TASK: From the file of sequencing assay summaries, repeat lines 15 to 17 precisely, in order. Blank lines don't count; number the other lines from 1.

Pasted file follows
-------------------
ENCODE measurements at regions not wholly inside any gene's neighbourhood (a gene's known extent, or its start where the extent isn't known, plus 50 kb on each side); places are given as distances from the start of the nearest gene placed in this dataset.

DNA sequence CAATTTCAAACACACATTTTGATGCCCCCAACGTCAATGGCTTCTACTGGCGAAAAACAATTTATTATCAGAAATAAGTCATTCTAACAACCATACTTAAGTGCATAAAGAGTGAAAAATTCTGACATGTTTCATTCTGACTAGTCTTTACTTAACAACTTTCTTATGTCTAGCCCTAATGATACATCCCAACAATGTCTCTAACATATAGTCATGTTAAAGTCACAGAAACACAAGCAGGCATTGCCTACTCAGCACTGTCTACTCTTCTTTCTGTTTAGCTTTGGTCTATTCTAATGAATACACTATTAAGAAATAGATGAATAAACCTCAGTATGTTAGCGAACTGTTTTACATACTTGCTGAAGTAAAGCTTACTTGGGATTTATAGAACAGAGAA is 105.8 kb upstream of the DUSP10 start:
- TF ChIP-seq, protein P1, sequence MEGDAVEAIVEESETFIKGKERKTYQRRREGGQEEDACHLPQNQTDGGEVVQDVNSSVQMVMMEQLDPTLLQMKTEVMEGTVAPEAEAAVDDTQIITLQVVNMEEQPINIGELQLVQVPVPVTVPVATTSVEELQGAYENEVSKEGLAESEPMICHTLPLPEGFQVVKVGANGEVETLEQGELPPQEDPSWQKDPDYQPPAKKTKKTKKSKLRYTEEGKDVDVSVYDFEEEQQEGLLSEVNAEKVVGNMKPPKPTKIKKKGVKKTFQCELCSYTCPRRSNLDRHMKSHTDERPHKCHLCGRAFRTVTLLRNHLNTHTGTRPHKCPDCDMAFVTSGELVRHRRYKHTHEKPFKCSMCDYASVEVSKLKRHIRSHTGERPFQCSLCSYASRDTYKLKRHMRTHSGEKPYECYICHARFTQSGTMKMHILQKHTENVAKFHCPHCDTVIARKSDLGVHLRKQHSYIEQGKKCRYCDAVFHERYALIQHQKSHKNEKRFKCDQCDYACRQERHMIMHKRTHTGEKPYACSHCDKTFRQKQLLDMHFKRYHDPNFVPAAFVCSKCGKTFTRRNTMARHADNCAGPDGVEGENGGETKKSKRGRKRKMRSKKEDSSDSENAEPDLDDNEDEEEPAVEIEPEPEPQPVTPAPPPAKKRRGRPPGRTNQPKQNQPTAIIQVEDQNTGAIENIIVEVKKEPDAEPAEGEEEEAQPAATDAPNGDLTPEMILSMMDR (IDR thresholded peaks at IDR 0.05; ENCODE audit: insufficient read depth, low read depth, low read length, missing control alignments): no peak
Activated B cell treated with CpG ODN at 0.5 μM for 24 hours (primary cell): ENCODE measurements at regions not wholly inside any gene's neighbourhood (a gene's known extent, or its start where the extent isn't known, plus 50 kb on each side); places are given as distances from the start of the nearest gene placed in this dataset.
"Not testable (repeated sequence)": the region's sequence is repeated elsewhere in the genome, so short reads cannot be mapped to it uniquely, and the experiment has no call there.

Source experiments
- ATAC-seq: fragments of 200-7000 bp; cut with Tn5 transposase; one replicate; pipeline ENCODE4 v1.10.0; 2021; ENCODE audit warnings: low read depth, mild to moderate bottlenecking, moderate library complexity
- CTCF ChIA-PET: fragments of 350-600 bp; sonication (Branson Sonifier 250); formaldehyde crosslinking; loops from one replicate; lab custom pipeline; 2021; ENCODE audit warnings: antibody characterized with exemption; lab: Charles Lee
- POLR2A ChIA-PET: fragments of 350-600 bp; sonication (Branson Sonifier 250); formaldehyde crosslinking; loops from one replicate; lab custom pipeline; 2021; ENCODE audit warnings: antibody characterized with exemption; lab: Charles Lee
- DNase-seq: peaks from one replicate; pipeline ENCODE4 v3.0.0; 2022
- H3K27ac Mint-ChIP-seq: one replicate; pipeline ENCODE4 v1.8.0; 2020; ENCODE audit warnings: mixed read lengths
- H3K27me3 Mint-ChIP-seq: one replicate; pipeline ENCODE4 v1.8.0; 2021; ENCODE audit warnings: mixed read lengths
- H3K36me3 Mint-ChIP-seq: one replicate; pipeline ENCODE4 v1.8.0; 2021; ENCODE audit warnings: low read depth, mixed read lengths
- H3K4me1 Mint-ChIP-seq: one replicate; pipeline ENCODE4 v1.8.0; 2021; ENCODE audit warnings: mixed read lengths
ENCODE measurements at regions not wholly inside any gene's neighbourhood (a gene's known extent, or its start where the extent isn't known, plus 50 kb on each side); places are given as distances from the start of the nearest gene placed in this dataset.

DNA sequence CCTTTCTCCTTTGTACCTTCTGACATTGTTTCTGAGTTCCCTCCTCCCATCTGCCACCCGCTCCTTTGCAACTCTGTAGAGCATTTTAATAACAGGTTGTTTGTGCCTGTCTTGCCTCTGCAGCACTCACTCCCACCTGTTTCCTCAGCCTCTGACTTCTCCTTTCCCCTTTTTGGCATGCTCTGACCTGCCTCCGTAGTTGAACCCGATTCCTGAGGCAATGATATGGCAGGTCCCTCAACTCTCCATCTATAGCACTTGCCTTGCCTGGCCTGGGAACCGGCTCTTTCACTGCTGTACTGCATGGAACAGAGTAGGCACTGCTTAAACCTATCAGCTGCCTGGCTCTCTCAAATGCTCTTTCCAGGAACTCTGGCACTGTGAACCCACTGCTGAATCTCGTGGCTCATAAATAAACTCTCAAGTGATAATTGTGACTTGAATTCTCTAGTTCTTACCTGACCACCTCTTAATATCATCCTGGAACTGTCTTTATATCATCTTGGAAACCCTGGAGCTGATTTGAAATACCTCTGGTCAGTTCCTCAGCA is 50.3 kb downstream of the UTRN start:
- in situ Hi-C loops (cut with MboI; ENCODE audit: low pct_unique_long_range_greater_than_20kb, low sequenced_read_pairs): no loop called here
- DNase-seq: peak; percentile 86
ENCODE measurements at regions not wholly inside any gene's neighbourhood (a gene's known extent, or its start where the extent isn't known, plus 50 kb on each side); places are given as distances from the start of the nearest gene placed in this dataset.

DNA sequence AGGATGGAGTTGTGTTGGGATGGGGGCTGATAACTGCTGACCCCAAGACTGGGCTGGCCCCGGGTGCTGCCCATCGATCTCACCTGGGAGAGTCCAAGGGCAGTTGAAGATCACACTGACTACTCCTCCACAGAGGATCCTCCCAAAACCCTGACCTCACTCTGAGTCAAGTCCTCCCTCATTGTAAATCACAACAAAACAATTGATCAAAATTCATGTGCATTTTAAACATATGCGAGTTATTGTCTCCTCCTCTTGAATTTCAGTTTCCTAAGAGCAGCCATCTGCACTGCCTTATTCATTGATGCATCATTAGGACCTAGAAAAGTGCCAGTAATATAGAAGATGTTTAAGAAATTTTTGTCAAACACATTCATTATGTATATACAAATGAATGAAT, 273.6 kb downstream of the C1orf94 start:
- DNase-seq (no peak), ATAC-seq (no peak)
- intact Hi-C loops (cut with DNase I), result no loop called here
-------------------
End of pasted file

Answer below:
ENCODE measurements at regions not wholly inside any gene's neighbourhood (a gene's known extent, or its start where the extent isn't known, plus 50 kb on each side); places are given as distances from the start of the nearest gene placed in this dataset.

DNA sequence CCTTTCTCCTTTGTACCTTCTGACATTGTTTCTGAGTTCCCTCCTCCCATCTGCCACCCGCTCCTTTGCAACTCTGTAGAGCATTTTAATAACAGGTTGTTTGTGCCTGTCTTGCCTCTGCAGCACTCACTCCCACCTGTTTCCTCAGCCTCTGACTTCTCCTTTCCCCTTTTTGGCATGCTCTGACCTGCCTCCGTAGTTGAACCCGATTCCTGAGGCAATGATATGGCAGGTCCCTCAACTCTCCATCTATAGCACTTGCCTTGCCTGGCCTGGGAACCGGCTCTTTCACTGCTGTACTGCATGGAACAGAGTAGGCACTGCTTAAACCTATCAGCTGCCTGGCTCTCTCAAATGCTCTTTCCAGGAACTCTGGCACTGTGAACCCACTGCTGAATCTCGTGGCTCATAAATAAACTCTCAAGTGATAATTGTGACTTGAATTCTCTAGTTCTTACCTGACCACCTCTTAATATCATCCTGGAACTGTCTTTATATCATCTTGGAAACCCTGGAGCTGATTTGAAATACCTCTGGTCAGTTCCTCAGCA is 50.3 kb downstream of the UTRN start:
- in situ Hi-C loops (cut with MboI; ENCODE audit: low pct_unique_long_range_greater_than_20kb, low sequenced_read_pairs): no loop called here